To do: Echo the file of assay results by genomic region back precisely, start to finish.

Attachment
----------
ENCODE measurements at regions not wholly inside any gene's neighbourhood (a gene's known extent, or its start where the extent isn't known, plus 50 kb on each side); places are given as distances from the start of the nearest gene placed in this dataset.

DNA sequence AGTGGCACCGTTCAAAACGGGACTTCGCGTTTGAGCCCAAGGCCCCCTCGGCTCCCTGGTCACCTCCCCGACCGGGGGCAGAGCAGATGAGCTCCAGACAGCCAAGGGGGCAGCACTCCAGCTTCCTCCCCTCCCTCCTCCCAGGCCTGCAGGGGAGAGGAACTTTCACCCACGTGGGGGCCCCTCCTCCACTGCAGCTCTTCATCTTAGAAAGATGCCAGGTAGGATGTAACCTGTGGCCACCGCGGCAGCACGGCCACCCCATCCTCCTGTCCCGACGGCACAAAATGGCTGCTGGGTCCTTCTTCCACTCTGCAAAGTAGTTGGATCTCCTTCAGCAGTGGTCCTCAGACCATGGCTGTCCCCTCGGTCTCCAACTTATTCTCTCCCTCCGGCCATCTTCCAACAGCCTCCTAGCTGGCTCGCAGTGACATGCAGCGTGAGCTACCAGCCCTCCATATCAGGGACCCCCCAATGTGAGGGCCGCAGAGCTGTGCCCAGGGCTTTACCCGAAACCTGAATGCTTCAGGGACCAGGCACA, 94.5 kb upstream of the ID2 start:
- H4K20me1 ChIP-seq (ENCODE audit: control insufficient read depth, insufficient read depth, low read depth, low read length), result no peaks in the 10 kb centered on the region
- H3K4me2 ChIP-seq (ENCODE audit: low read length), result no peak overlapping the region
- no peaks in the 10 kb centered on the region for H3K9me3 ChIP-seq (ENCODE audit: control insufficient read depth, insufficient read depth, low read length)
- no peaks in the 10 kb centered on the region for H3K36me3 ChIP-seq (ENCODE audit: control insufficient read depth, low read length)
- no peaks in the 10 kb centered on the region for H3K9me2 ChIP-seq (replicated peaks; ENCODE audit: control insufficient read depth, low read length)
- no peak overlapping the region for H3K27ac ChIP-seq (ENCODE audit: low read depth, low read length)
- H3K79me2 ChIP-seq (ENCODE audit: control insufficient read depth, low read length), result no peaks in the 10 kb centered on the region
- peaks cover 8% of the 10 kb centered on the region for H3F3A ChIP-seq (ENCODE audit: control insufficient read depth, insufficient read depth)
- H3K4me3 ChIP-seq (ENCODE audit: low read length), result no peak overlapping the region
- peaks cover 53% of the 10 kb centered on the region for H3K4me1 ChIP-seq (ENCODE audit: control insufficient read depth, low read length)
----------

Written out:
ENCODE measurements at regions not wholly inside any gene's neighbourhood (a gene's known extent, or its start where the extent isn't known, plus 50 kb on each side); places are given as distances from the start of the nearest gene placed in this dataset.

DNA sequence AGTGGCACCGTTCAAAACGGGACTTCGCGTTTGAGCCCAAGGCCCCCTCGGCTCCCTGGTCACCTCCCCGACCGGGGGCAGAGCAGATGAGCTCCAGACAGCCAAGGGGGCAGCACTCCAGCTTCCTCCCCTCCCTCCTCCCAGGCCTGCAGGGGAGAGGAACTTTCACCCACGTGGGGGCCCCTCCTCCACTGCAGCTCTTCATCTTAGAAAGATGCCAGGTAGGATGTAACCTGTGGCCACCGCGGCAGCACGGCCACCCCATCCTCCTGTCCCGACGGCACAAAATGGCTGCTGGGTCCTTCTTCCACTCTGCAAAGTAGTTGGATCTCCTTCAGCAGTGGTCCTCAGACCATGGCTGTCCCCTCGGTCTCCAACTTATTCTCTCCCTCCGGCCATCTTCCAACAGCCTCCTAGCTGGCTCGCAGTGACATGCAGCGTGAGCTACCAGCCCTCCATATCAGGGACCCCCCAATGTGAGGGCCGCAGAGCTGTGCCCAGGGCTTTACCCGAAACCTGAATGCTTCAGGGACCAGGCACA, 94.5 kb upstream of the ID2 start:
- H4K20me1 ChIP-seq (ENCODE audit: control insufficient read depth, insufficient read depth, low read depth, low read length), result no peaks in the 10 kb centered on the region
- H3K4me2 ChIP-seq (ENCODE audit: low read length), result no peak overlapping the region
- no peaks in the 10 kb centered on the region for H3K9me3 ChIP-seq (ENCODE audit: control insufficient read depth, insufficient read depth, low read length)
- no peaks in the 10 kb centered on the region for H3K36me3 ChIP-seq (ENCODE audit: control insufficient read depth, low read length)
- no peaks in the 10 kb centered on the region for H3K9me2 ChIP-seq (replicated peaks; ENCODE audit: control insufficient read depth, low read length)
- no peak overlapping the region for H3K27ac ChIP-seq (ENCODE audit: low read depth, low read length)
- H3K79me2 ChIP-seq (ENCODE audit: control insufficient read depth, low read length), result no peaks in the 10 kb centered on the region
- peaks cover 8% of the 10 kb centered on the region for H3F3A ChIP-seq (ENCODE audit: control insufficient read depth, insufficient read depth)
- H3K4me3 ChIP-seq (ENCODE audit: low read length), result no peak overlapping the region
- peaks cover 53% of the 10 kb centered on the region for H3K4me1 ChIP-seq (ENCODE audit: control insufficient read depth, low read length)